In Fig. 5, we show the vertical VMR structures as a function of pressure for our four chosen species. Again, similar conclusions as to the WASP-39b simulations can be drawn, where each species has different quench pressures, as well as the quench level being a function of latitude, as seen by the differences between the CE and mini-chem results at the polar regions. Again, the VMR of each species is highly homogenised at the equatorial regions. Again, as with the WASP-39b simulation, the deep atmospheric regions, this time below 100 bar, show some non-smooth VMR profiles for CH4 and NH3.

Figure 6 compares the VMR of the four species at the 0.1 bar pressure level between the mini-chem and CE assumptions. The mini-chem results show a bit of a different distribution of species compared to WASP-39b, with more localised patches of VMR changes with latitude and longitude, mostly corresponding to the dynamical wave-driven patterns present in the GCM. This is very evident in the high-latitude Rossby wave patterns on the western and eastern nightside regions. This pattern of the chemical spatial distribution is similar to that seen in Drummond et al. (2020). In this case, the equatorial region is also depleted of CH4, CO2, NH3, and HCN compared to higher latitudes. This is more in line with spacial distribution found in the Drummond et al. (2020) study. Again, the VMR maps assuming CE are highly correlated to the temperature field.

5 Post-processing

In this section, we explain how we post-processed our simulations using the gCMCRT 3D Monte Carlo radiative-transfercode (Lee et al. 2022) in transmission and emission. Our aim was not to fit the observational data perfectly, but to see the effects of non-equilibrium chemistry on the observational properties of the atmospheres.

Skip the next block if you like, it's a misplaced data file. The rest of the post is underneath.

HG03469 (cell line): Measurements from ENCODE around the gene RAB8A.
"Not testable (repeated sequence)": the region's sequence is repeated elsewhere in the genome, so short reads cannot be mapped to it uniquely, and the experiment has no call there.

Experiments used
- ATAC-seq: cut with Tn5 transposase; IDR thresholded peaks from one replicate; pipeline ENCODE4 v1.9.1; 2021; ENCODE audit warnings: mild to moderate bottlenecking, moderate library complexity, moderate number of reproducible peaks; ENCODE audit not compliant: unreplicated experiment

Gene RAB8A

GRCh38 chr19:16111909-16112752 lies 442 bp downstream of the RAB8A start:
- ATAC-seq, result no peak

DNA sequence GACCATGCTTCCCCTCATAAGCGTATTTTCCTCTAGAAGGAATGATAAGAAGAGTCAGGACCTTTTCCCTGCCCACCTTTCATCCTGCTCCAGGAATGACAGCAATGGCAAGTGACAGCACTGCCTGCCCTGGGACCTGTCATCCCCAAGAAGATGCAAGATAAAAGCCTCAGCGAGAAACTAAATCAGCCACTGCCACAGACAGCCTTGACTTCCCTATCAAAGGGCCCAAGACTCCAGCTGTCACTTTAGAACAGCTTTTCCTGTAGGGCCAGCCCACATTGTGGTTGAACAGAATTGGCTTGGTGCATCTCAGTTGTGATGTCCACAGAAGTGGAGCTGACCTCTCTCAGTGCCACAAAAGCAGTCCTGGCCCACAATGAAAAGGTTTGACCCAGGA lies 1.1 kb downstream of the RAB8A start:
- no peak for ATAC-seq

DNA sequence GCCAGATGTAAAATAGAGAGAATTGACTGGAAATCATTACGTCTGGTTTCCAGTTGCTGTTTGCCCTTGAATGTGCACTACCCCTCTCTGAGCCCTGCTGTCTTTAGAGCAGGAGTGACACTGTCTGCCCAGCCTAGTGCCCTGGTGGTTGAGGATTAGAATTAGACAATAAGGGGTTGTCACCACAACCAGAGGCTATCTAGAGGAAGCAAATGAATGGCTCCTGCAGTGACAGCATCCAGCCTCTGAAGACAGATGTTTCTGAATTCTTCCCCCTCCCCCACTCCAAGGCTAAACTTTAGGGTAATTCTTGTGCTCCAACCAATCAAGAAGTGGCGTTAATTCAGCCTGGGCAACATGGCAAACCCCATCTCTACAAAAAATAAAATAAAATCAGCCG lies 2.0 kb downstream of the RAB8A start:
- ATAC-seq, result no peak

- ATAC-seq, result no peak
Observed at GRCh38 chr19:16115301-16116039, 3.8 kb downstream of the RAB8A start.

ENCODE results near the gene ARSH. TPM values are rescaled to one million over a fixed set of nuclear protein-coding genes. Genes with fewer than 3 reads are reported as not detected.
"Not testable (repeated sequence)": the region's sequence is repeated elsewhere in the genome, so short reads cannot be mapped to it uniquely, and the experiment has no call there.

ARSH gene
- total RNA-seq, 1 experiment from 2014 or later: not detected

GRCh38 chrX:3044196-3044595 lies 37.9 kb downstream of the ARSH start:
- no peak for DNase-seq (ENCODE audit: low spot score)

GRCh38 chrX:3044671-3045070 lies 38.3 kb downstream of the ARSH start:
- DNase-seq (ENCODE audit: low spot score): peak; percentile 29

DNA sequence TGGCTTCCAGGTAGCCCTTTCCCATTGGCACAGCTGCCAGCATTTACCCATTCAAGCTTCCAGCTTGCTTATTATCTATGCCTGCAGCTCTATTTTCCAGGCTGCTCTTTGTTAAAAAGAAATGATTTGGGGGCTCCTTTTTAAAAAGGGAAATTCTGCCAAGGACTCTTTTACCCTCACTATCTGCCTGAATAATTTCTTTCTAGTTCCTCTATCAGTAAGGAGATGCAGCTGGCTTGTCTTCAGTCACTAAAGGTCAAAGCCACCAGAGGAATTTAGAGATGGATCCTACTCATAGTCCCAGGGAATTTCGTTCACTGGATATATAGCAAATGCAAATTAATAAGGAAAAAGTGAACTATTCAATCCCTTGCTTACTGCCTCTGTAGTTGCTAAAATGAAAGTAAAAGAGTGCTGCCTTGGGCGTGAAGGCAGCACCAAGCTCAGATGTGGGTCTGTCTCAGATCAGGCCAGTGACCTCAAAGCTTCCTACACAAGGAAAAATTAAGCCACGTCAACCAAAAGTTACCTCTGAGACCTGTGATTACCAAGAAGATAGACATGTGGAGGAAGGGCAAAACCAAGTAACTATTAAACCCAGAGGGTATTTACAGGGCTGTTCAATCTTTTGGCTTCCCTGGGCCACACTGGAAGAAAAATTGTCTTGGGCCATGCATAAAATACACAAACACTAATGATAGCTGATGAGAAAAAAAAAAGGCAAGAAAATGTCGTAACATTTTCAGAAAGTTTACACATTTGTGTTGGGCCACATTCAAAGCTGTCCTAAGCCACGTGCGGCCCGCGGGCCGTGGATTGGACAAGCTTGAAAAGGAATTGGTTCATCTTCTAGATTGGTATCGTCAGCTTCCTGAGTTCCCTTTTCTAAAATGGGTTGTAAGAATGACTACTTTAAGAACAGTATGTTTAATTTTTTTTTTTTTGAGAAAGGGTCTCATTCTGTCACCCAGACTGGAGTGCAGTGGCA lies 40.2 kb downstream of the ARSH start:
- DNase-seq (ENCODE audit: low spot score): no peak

5.1 WASP-39b

In Fig. 7, we present the post-processed transmission and dayside and nightside emission spectra for the WASP-39b GCM model coupled with mini-chem. We also produced spectra assuming CE for comparison. In this case the mini-chem produced transmission spectra contains weaker CH4 (~3.3 µm) and CO2 (~4.5 µm) features and stronger NH3 features (~10 µm). We also compared the transit spectra to the JWST NIRSpec PRISM data published in Rustamkulov et al. (2023). Here we see that the reduction in CH4 in the kinetic model fits the 3–4 µm region better, but CO2 is reduced by too much in the kinetic scheme to fit the CO2 feature. This also has an effect on the emission spectra of the planet on both the dayside and nightside, in particular, the nightside spectrum is greatly affected by the lower amount of CH4 around 3.3 µm, with approximately double the amount of flux able to escape at these wavelengths. Interestingly, the dayside-emitted flux is more similar between the mini-chem and CE models, suggesting the hottest regions of the exoplanet are well represented by CE.

5.2 HD 189733b

In Fig. 8, we present the post-processed transmission and emission spectra for the HD 189733b GCM model coupled with mini-chem. We also produced spectra assuming CE as a comparison. The HD 189733b results show much more dramatic differences to the WASP-39b simulation. In particular, CH4 and NH3 spectral signatures are all enhanced in the mini-chem results compared to CE, while the peak of the CO2 feature is slightly reduced in the transmission spectra. We added the current HST and Spitzer data from Sing et al. (2016) to compare the spectra to, suggesting that the large CH4 features seen in both the CE and kinetic scheme are not present in the real object. This may be due to the assumption of solar M/H used in this study, a higher M/H would reduce the CH4 feature size in both cases and also increase the CO2 feature, as seen in the WASP-39b case which assumed an M/H = 10× solar. Interestingly, in contrast to the WASP-39b models, the dayside emission spectra show much more of a difference compared to the nightside spectra. On the dayside, the flux is generally reduced across the infrared wavelength regime due to the increased CH4 abundance in non-equilibrium. Photochemistry may also reduce the dayside CH4 abundance substantially, though this is not considered in our study.